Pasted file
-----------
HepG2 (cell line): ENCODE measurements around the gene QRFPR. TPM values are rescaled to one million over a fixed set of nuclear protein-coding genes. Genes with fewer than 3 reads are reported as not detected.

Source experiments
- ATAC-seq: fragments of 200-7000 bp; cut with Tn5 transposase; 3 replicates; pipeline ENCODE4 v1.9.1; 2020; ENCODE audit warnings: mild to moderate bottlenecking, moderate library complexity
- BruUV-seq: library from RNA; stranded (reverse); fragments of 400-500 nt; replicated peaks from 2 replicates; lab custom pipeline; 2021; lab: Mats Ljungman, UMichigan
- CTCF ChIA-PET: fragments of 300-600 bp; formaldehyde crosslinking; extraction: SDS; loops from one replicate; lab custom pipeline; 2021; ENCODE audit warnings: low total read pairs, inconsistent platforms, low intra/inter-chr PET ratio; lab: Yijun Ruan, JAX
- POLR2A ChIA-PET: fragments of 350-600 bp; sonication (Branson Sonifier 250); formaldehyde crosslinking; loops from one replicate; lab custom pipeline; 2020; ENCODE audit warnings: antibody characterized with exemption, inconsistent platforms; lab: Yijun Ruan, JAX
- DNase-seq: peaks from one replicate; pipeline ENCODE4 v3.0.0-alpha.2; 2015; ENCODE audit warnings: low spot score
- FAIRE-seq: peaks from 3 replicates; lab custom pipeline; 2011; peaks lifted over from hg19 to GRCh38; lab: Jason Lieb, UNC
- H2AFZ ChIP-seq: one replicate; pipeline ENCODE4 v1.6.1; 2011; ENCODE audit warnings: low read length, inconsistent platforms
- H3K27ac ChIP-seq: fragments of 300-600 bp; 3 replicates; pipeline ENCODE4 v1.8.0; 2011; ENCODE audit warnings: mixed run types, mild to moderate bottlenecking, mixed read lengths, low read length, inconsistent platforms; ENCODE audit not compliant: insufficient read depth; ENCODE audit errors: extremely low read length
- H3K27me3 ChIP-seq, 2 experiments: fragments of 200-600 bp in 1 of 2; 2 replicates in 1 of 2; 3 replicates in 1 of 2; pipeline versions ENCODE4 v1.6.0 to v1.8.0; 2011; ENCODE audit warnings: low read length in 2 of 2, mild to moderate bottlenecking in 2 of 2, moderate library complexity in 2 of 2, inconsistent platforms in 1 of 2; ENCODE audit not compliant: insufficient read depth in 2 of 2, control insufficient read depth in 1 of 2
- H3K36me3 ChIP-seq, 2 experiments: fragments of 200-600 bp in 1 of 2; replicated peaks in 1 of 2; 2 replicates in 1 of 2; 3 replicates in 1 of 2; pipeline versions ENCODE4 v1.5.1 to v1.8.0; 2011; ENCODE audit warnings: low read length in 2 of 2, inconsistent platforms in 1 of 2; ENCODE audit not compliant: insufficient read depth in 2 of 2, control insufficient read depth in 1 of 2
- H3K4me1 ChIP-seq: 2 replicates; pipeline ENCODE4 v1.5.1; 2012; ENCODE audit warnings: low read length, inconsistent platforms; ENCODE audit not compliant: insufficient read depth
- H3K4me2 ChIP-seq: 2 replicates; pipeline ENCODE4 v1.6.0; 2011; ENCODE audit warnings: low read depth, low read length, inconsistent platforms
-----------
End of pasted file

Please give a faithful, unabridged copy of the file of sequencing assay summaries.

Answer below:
HepG2 (cell line): ENCODE measurements around the gene QRFPR. TPM values are rescaled to one million over a fixed set of nuclear protein-coding genes. Genes with fewer than 3 reads are reported as not detected.

Source experiments
- ATAC-seq: fragments of 200-7000 bp; cut with Tn5 transposase; 3 replicates; pipeline ENCODE4 v1.9.1; 2020; ENCODE audit warnings: mild to moderate bottlenecking, moderate library complexity
- BruUV-seq: library from RNA; stranded (reverse); fragments of 400-500 nt; replicated peaks from 2 replicates; lab custom pipeline; 2021; lab: Mats Ljungman, UMichigan
- CTCF ChIA-PET: fragments of 300-600 bp; formaldehyde crosslinking; extraction: SDS; loops from one replicate; lab custom pipeline; 2021; ENCODE audit warnings: low total read pairs, inconsistent platforms, low intra/inter-chr PET ratio; lab: Yijun Ruan, JAX
- POLR2A ChIA-PET: fragments of 350-600 bp; sonication (Branson Sonifier 250); formaldehyde crosslinking; loops from one replicate; lab custom pipeline; 2020; ENCODE audit warnings: antibody characterized with exemption, inconsistent platforms; lab: Yijun Ruan, JAX
- DNase-seq: peaks from one replicate; pipeline ENCODE4 v3.0.0-alpha.2; 2015; ENCODE audit warnings: low spot score
- FAIRE-seq: peaks from 3 replicates; lab custom pipeline; 2011; peaks lifted over from hg19 to GRCh38; lab: Jason Lieb, UNC
- H2AFZ ChIP-seq: one replicate; pipeline ENCODE4 v1.6.1; 2011; ENCODE audit warnings: low read length, inconsistent platforms
- H3K27ac ChIP-seq: fragments of 300-600 bp; 3 replicates; pipeline ENCODE4 v1.8.0; 2011; ENCODE audit warnings: mixed run types, mild to moderate bottlenecking, mixed read lengths, low read length, inconsistent platforms; ENCODE audit not compliant: insufficient read depth; ENCODE audit errors: extremely low read length
- H3K27me3 ChIP-seq, 2 experiments: fragments of 200-600 bp in 1 of 2; 2 replicates in 1 of 2; 3 replicates in 1 of 2; pipeline versions ENCODE4 v1.6.0 to v1.8.0; 2011; ENCODE audit warnings: low read length in 2 of 2, mild to moderate bottlenecking in 2 of 2, moderate library complexity in 2 of 2, inconsistent platforms in 1 of 2; ENCODE audit not compliant: insufficient read depth in 2 of 2, control insufficient read depth in 1 of 2
- H3K36me3 ChIP-seq, 2 experiments: fragments of 200-600 bp in 1 of 2; replicated peaks in 1 of 2; 2 replicates in 1 of 2; 3 replicates in 1 of 2; pipeline versions ENCODE4 v1.5.1 to v1.8.0; 2011; ENCODE audit warnings: low read length in 2 of 2, inconsistent platforms in 1 of 2; ENCODE audit not compliant: insufficient read depth in 2 of 2, control insufficient read depth in 1 of 2
- H3K4me1 ChIP-seq: 2 replicates; pipeline ENCODE4 v1.5.1; 2012; ENCODE audit warnings: low read length, inconsistent platforms; ENCODE audit not compliant: insufficient read depth
- H3K4me2 ChIP-seq: 2 replicates; pipeline ENCODE4 v1.6.0; 2011; ENCODE audit warnings: low read depth, low read length, inconsistent platforms